March 15, 2021, marks the somber 10th year anniversary of the conflict in Syria. AUB researchers, Professors Jabbour, Nuwayhid, Fouad and Yassin, all members of the Lancet-AUB Commission on Syria, are all co-authors of a scathing Comment in the global health journal, The Lancet, that examines the health dimensions of the conflict.
Researchers across departments at the Faculty of Health Sciences at AUB have carried out extensive research examining the various health dimensions of the Syrian conflict. Key among such efforts is the Lancet-AUB Commission on Syria, a global multi-disciplinary scholarship collaboration that has applied a comprehensive scope to the analysis of health during the conflict. This is the first Lancet Commission to focus on the subject of war/conflict and health and the first Lancet Commission to be led by an institution in the Global South.
The Lancet Comment, entitled '10 years of the Syrian conflict: a time to act and not merely to remember' examines 'the profound costs of the conflict in terms of deaths, displacement and destruction along with the multi-dimensional impacts' says Jabbour. The Comment emphasizes that 'while the Syrian conflict faded from international headlines in the past year, conflict activities and violence against civilians continue' says Nuwayhid. The 'health needs of Syrians inside Syria and in neighboring countries of refugees, and those of host communities, are vast', according to Fouad.' Among the numerous actions required to address these health needs, Comment authors emphasize a few priorities 'such as release by Syrian government of thousands of health worker detained or forcibly disappeared', according to Yassin.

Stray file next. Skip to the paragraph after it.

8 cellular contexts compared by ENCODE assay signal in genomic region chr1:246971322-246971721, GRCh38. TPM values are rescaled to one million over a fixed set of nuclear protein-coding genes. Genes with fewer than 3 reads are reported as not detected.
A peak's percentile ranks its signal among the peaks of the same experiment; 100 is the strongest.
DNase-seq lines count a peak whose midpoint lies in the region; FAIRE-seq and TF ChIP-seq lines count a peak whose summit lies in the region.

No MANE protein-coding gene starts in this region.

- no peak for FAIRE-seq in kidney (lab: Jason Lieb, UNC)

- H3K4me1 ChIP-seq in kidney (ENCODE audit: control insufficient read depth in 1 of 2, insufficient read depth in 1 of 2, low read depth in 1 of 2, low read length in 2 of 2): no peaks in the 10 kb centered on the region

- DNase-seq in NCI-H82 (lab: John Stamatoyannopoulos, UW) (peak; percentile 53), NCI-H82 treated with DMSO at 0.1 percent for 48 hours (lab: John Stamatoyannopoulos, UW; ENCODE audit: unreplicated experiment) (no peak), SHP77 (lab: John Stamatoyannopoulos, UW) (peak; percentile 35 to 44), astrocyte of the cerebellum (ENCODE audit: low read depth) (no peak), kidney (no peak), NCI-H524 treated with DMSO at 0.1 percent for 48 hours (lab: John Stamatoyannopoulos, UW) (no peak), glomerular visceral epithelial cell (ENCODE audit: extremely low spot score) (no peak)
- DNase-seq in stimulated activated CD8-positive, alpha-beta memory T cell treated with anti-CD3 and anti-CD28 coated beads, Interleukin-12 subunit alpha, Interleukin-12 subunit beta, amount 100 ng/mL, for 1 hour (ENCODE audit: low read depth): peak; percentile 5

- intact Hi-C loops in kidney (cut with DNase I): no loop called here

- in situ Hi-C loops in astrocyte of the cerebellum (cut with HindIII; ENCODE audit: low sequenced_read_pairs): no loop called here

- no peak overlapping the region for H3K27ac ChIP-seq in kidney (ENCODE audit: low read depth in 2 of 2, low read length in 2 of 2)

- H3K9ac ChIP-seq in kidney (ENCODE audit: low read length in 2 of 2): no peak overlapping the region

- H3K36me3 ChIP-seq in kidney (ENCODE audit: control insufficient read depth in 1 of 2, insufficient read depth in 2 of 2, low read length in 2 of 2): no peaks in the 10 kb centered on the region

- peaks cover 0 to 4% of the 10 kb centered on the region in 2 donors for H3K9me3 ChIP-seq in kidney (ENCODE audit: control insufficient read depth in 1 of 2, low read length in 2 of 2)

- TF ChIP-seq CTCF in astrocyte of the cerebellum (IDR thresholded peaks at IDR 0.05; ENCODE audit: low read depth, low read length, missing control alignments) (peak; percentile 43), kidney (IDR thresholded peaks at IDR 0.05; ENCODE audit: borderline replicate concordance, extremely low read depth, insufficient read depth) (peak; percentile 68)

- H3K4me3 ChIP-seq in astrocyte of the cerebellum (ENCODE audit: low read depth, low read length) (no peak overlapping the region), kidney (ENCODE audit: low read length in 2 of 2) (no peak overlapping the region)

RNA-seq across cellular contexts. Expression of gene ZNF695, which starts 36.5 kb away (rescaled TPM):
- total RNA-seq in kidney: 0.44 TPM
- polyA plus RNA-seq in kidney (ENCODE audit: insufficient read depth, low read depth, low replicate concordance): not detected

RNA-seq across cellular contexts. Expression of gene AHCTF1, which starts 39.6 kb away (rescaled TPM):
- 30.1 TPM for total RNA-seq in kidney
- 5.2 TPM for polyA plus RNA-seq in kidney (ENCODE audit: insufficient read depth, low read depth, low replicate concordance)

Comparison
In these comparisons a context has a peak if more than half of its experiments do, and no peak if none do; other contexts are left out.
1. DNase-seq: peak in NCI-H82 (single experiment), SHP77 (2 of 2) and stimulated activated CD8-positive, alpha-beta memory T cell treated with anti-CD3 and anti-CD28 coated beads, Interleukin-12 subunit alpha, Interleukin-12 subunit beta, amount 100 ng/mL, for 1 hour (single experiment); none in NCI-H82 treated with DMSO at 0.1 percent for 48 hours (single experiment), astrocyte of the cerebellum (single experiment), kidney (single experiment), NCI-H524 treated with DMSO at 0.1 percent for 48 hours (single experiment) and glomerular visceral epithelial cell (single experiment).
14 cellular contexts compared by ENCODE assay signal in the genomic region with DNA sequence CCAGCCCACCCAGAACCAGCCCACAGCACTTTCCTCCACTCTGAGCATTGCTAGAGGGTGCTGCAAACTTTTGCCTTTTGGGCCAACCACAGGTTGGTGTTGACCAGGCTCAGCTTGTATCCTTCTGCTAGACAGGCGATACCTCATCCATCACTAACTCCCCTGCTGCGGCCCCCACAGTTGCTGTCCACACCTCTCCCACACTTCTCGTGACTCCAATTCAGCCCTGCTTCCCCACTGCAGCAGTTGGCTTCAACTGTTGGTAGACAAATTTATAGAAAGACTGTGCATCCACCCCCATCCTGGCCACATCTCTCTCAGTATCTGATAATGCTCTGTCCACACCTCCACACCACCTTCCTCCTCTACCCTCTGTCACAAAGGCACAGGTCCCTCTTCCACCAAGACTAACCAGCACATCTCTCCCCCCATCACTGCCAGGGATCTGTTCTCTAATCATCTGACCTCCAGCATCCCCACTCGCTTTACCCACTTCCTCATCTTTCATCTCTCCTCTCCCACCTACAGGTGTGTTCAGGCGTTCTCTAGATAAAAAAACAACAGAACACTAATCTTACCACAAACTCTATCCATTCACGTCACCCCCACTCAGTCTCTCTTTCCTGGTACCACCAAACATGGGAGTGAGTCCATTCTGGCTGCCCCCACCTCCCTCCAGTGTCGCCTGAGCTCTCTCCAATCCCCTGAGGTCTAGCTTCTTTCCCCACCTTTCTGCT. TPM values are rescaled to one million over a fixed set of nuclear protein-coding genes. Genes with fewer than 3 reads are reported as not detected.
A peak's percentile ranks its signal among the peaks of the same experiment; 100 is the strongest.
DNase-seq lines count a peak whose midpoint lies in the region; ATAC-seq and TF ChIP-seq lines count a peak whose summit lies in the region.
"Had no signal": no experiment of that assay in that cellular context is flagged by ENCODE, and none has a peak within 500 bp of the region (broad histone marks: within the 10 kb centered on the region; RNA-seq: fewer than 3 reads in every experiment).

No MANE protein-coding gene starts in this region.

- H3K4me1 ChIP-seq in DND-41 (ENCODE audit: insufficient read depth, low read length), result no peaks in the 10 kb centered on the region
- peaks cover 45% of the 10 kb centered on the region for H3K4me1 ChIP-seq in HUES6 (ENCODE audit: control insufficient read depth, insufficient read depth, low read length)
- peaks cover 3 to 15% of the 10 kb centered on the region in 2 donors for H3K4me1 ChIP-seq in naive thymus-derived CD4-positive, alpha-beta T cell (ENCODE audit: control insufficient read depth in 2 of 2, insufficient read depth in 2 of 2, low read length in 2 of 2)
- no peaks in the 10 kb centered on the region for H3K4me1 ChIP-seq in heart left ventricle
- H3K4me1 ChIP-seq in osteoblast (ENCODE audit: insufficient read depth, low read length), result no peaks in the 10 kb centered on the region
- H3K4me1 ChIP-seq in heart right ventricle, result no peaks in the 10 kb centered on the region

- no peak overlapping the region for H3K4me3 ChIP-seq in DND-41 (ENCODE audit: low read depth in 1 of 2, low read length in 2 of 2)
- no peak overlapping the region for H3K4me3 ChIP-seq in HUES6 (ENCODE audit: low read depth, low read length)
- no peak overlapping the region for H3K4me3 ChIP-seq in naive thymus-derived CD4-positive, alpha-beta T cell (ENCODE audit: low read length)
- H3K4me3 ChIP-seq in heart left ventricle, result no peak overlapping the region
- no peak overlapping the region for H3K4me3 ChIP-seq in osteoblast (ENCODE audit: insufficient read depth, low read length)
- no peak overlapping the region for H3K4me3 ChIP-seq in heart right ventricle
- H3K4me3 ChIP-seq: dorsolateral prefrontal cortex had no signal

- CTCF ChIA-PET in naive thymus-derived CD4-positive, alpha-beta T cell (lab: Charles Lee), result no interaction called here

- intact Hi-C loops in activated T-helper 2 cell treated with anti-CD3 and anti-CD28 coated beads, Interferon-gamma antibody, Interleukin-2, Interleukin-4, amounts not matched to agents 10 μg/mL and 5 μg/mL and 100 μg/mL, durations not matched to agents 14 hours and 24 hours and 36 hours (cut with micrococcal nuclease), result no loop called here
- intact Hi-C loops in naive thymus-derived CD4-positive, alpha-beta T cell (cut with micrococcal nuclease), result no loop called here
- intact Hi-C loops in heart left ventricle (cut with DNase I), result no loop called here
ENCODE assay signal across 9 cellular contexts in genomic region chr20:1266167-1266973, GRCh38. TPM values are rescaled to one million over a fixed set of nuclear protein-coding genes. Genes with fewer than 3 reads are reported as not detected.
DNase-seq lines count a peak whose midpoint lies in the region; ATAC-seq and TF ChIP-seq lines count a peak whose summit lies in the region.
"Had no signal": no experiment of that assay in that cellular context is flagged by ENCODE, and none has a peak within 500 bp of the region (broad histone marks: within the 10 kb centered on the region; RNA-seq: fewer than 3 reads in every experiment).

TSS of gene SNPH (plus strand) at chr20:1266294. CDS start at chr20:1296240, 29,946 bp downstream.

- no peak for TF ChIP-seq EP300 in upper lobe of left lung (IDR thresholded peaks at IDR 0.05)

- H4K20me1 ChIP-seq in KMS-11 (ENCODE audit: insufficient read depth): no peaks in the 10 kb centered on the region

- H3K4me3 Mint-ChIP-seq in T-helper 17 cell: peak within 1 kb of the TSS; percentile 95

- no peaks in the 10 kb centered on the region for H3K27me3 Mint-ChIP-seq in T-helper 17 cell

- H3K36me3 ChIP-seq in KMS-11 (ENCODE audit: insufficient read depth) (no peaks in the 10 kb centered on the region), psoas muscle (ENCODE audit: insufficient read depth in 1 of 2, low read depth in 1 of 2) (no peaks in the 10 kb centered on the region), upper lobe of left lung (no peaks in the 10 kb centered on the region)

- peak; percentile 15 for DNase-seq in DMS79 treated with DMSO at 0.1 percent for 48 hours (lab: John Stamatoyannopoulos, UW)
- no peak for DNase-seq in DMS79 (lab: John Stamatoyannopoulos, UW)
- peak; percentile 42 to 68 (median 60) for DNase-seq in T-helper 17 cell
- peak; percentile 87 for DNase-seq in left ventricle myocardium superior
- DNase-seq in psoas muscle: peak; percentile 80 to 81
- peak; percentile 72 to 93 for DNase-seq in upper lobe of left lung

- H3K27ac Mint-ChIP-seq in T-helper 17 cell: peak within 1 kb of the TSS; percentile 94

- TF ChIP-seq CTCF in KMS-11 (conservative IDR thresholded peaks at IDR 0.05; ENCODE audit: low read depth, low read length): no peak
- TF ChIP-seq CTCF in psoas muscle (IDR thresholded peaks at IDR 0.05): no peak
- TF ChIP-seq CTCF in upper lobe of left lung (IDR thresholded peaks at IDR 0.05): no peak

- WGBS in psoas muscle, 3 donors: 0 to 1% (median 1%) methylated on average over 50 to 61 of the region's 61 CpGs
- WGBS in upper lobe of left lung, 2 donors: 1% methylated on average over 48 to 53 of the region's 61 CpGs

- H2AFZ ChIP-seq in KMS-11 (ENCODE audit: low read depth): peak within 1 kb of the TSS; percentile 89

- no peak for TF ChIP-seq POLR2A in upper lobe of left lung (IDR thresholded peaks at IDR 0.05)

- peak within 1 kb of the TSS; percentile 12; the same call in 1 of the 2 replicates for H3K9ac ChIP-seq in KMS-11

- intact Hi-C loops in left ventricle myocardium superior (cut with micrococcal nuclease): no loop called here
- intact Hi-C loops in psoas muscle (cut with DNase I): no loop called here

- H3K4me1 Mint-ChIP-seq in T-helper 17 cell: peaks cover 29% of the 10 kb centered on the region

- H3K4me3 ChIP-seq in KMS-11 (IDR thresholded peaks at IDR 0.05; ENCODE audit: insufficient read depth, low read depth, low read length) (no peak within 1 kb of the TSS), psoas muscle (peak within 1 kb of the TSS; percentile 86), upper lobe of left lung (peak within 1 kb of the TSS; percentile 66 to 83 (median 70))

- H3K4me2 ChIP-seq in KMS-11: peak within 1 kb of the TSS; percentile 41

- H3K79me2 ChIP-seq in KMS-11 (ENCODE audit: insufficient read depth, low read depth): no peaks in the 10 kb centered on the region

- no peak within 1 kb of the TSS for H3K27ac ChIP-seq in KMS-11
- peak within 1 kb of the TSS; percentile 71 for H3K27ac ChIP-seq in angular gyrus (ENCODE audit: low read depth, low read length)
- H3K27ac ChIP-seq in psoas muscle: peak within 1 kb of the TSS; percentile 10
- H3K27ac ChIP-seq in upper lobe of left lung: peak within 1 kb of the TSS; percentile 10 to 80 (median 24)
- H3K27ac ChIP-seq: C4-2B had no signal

In addition to publishing the Comment, the Lancet interviewed Jabbour and Nuwayhid for its podcast, The Lancet Voice, where they elaborated on the salient points of the anniversary and the contents of the Comment. Jabbour also participated as a panelist in a widely publicized webinar organized by Physicians for Human Rights on 'Syrian Health and Human Rights: 10 Years of Conflict' where they discussed the health and human rights implications of the conflict.